How Witch Hat Atelier Explores the Joy of Magic

Witch Hat Atelier is an incredibly imaginative manga whose whimsy and sense of wonder has crafted a fantasy world that reminds us why we love magic in the first place. At the end of the first volume, there is a brief postface by the author, Kamone Shirahama, that captures the meaning of this charming manga about magic and artistry. "This story was sparked by a casual comment from a friend, who mentioned that process of bringing an illustration into the world seemed just like magic. I'd like to offer a word of thanks to all my imaginative friends whose many ideas helped form the world of Witch Hat Atelier."

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Witch Hat Atelier, written and illustrated by Kamone Shirahama, began serialization in Kodansha's Monthly Morning Two in July 2016 and has since had eight volumes. It follows the story of a young girl named Coco who always dreamed of casting spells like the witches she meets in-and-out of her mother's tailoring shop. One day, as Coco is experimenting with magic, she accidentally releases a strange spell on her mother. Now under the tutelage of Qifrey, a witch, Coco is an apprentice witch trying to uncover the details of the magic she unknowingly cast on her mother if she has any hope of saving her.

As dark as Witch Hat Atelier's opening chapter is, the story is a surprisingly optimistic one. While touches of malice occasionally bubble to the surface, Shirahama makes an effort to portray the good that magic can bring to the world more than anything else. This is in part to how she writes Coco -- who is incredibly endearing. Coco loves magic with all her heart; she loses her composure the first time she meets Qifrey, becoming a blushing flustered mess. Shirahama will, at times, draw Coco as excitable and bewildered as possible to emphasize her passion and enchantment with the magical world.

The fun of this manga also comes from seeing Coco contrast with the other young witches studying at Qifrey's Atelier -- each with strikingly different personalities and different motivations. Three others join Coco, including the jovial Tetia, who loves to hear the words "thank you" and wants to create comfy spells for herself and others, and the reserved Riche -- a girl who dislikes having to learn magic "the proper way" and prefers creating her own spells to solve problems. The group's final member is the astute and resolved Agott, who takes her magic very seriously and doesn't see Coco as a true witch.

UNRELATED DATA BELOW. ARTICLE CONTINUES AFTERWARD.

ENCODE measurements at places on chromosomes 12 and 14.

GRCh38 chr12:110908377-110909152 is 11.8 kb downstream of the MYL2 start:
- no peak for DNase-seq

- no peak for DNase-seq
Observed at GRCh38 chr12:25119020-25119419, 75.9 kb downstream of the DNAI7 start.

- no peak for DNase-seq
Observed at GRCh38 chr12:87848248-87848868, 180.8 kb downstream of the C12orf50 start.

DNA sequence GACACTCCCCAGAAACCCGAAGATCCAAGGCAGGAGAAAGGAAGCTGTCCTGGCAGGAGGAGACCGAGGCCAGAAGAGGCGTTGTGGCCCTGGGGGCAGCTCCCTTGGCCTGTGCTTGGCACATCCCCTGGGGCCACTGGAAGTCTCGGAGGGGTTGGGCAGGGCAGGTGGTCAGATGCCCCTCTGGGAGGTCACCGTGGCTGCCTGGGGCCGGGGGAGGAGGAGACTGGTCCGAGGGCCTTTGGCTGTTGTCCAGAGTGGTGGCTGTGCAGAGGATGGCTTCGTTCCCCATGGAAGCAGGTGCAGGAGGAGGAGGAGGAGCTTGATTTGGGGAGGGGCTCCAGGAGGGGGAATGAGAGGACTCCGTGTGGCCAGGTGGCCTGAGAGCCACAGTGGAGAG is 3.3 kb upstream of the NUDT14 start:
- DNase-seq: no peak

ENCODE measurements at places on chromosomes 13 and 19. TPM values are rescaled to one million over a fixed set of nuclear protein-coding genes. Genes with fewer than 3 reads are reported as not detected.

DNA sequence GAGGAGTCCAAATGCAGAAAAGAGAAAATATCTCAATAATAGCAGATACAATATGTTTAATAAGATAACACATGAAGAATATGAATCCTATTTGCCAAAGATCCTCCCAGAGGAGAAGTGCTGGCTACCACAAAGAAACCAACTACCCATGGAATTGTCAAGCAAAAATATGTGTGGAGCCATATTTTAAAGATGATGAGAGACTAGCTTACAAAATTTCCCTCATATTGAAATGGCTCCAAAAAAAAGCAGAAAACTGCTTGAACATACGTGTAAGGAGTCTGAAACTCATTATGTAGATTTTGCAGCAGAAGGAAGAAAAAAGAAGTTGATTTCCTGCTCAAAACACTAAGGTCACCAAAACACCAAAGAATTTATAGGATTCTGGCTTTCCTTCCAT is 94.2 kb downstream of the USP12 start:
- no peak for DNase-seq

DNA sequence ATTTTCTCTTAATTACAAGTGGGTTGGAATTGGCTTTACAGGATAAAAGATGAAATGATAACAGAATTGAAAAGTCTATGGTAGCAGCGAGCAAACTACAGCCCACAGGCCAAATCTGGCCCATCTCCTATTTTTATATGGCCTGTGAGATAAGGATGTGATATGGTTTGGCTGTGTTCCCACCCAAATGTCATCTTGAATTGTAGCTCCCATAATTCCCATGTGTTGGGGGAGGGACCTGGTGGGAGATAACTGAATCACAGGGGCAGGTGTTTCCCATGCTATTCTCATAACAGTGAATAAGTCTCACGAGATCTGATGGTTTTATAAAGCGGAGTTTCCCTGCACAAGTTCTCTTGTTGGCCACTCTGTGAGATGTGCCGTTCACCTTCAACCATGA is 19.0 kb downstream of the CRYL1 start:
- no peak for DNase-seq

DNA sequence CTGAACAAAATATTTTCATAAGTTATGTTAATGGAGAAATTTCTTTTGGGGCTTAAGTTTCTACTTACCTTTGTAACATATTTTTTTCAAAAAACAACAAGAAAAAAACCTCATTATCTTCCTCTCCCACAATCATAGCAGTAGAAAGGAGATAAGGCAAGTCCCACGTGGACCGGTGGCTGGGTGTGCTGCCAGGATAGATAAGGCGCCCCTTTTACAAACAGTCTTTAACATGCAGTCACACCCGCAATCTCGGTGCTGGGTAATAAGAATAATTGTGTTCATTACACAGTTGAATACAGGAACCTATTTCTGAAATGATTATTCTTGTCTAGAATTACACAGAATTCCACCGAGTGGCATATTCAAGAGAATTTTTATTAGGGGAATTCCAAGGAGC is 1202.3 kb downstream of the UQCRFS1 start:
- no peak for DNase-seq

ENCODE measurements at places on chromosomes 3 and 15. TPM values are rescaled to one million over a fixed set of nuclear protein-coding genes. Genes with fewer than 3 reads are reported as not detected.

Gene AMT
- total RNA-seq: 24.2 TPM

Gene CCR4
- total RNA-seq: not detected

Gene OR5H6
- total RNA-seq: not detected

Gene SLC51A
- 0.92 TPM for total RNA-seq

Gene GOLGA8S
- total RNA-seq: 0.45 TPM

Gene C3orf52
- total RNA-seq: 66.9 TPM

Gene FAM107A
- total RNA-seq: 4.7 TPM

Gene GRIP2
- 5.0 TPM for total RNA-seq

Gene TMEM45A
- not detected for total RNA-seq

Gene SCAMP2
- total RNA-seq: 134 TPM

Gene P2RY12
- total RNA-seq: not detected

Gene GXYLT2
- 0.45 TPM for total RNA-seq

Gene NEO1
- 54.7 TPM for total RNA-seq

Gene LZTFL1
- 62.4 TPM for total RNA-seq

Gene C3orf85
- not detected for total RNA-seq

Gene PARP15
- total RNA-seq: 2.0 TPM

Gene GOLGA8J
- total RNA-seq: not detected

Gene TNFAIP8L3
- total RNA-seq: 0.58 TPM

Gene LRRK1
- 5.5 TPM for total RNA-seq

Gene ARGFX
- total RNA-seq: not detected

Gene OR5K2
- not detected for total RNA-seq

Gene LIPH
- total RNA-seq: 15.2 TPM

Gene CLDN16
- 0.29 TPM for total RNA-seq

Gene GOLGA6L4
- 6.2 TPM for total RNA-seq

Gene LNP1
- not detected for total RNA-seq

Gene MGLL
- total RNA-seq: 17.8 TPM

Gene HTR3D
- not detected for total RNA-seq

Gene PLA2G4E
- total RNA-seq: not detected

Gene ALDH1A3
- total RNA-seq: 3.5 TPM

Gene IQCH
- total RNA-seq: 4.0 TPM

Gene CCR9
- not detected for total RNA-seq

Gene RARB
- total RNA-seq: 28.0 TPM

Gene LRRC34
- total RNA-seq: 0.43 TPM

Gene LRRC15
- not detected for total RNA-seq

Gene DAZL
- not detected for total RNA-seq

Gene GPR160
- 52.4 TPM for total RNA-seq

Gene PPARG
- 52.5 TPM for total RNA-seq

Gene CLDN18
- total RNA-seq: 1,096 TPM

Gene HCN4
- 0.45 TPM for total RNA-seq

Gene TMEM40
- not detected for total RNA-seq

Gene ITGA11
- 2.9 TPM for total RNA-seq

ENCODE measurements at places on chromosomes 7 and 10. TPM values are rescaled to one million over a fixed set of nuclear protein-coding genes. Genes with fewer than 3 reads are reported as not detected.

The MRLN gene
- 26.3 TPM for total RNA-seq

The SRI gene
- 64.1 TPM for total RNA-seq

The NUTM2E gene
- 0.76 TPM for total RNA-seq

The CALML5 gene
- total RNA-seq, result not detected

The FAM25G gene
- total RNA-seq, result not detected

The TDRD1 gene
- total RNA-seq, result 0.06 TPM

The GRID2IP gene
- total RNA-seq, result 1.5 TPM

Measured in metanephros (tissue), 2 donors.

Despite how different the four girls are from each other, we slowly see them start to rely on each other and realize that they bring a different perceptive to magic that the other three can not.

An early arc sees the four girls trapped in a maze-like pocket dimension with a fearsome dragon. Instead of utilizing magic as a weapon, Coco views it as something to bring happiness to others and suggests finding a way of pacifying the dragon. It's moments like this, which highlight the lighter intentions of Witch Hat Atelier that make the series enjoyable and endearing. The girls working together to create a spell instead of falling into battle manga tropes, focusing on building the characters and their relationship to magic rather than simply using it as a vehicle for fight scenes.

That's not to say magic isn't used to overcome adversity at all for Coco and her friends, but it's more complicated than a monster of the week. Another difficulty the witches face is a rule which forbids them from sharing how magic is done with non-witches. This issue comes to a head when they must try to save a group of settlers from a mudslide caused by a violent river current, threatening to drown them all.

If Witch Hat Atelier were a light novel, the story itself would still be interesting; however, what truly elevates this manga is Kanome Shirahama's incredible artwork and paneling. Witch Hat Atelier has this storybook quality that can be felt from its very first page. The backgrounds bring so much life to the world, making turning the page feels like you're unfolding a discarded map. Beyond Shirahama's delightfully expressive art style and breathtaking backgrounds, the unconventional paneling adds further charm.

The layout of Shirahama's pages will often resemble a stained glass window or an illustration from a book of fables, especially for exposition or lore. This technique of having the world explained with a different lens is a clever workaround for delivering new information to the reader. The visuals give the story being told a more foreboding atmosphere that draws you in, best exemplified when we first learn of why the secrets of magic are kept hidden from civilians.

Shirahama will often use little flourishes too that give the panels a bit more flair and mystique. At one point, Qifrey lets Coco know he sealed off her home with briar after the accident, and around the panel we see thorny vines. Small touches draw you into the world, like when we're introduced to a new tool or weapon that is given an explanatory panel that feels right out of a detailed compendium for witch artifacts.

Fans of fantasy storytelling and adorably likable characters are sure to find enjoyment in Witch Hat Atelier. The series oozes charm, intrigue and wonderment and has been nominated for several publication awards. It won the 2020 Eisner Award for U.S. Edition of International Material—Asia alongside Taiyo Matsumoto's Cats of The Louvre. At the rate Witch Hat Atelier is going, it could very well go down as one of the best contemporary manga of our generation.

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